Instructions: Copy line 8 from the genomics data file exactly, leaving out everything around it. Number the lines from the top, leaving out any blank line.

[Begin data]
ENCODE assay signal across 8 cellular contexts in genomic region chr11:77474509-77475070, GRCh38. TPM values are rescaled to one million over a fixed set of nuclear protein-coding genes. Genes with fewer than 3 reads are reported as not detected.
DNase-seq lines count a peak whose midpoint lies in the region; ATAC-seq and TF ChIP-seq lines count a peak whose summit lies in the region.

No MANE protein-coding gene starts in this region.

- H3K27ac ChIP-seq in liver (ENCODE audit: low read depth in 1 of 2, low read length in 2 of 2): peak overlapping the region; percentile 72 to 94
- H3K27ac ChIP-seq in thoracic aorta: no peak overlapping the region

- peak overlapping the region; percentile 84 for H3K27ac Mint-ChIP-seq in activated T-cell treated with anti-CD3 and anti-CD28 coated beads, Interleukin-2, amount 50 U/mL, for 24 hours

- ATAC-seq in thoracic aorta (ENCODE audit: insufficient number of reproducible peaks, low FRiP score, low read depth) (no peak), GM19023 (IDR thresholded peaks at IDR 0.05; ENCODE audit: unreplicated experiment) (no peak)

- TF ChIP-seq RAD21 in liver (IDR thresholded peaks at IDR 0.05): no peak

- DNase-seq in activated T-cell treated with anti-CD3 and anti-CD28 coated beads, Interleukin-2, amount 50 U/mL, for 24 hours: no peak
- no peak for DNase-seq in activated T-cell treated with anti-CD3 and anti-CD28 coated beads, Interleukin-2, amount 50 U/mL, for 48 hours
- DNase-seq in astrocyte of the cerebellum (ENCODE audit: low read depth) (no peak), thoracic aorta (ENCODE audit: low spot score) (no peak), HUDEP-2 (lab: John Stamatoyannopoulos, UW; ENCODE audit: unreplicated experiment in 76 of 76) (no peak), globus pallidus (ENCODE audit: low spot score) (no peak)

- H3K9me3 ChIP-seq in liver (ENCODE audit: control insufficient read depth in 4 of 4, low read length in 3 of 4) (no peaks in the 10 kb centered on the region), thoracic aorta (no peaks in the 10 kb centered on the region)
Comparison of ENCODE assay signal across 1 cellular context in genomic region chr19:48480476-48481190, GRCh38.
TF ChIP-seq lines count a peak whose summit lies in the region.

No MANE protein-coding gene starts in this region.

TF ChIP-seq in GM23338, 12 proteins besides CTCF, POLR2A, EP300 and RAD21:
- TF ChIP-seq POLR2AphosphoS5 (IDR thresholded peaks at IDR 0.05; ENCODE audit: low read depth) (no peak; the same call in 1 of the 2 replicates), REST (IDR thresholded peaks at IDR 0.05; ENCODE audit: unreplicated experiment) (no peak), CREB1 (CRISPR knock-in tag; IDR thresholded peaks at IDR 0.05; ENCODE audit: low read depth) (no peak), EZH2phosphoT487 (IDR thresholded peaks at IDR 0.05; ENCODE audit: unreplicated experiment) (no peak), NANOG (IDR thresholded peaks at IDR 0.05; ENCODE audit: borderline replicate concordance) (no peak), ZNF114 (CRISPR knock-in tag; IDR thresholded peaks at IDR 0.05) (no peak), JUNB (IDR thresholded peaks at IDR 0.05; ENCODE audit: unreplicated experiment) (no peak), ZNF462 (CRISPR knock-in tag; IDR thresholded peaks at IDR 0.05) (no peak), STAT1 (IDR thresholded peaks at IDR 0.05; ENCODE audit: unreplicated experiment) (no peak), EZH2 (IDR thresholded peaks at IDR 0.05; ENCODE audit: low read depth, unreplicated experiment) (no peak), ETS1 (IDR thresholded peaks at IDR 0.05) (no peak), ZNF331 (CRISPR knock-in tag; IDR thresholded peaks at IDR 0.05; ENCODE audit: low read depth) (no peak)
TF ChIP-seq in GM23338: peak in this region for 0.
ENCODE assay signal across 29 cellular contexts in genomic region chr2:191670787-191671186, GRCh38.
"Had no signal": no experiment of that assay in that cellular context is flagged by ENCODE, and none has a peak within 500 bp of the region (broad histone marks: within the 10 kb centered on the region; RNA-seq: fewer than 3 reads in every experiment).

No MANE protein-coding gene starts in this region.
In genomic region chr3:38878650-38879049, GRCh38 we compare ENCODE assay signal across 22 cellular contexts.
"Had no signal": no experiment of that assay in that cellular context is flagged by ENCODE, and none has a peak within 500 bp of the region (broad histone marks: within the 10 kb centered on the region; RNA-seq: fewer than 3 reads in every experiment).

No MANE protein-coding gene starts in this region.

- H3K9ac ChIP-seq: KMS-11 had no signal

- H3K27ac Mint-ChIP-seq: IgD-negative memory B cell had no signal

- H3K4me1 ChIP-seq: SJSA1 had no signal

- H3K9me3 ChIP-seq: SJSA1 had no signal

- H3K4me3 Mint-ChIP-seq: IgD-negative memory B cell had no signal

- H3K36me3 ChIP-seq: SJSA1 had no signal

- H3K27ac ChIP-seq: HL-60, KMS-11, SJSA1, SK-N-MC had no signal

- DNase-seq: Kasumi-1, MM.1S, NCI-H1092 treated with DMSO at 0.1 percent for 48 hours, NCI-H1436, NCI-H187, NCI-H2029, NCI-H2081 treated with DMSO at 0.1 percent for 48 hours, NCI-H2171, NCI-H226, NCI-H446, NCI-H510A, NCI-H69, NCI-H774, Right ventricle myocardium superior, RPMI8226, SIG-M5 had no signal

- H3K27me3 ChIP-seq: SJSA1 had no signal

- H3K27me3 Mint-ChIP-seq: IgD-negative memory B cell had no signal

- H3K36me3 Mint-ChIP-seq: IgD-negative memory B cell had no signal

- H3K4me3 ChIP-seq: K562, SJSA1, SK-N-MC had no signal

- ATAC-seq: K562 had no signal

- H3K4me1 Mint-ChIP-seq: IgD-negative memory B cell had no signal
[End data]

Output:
- TF ChIP-seq RAD21 in liver (IDR thresholded peaks at IDR 0.05): no peak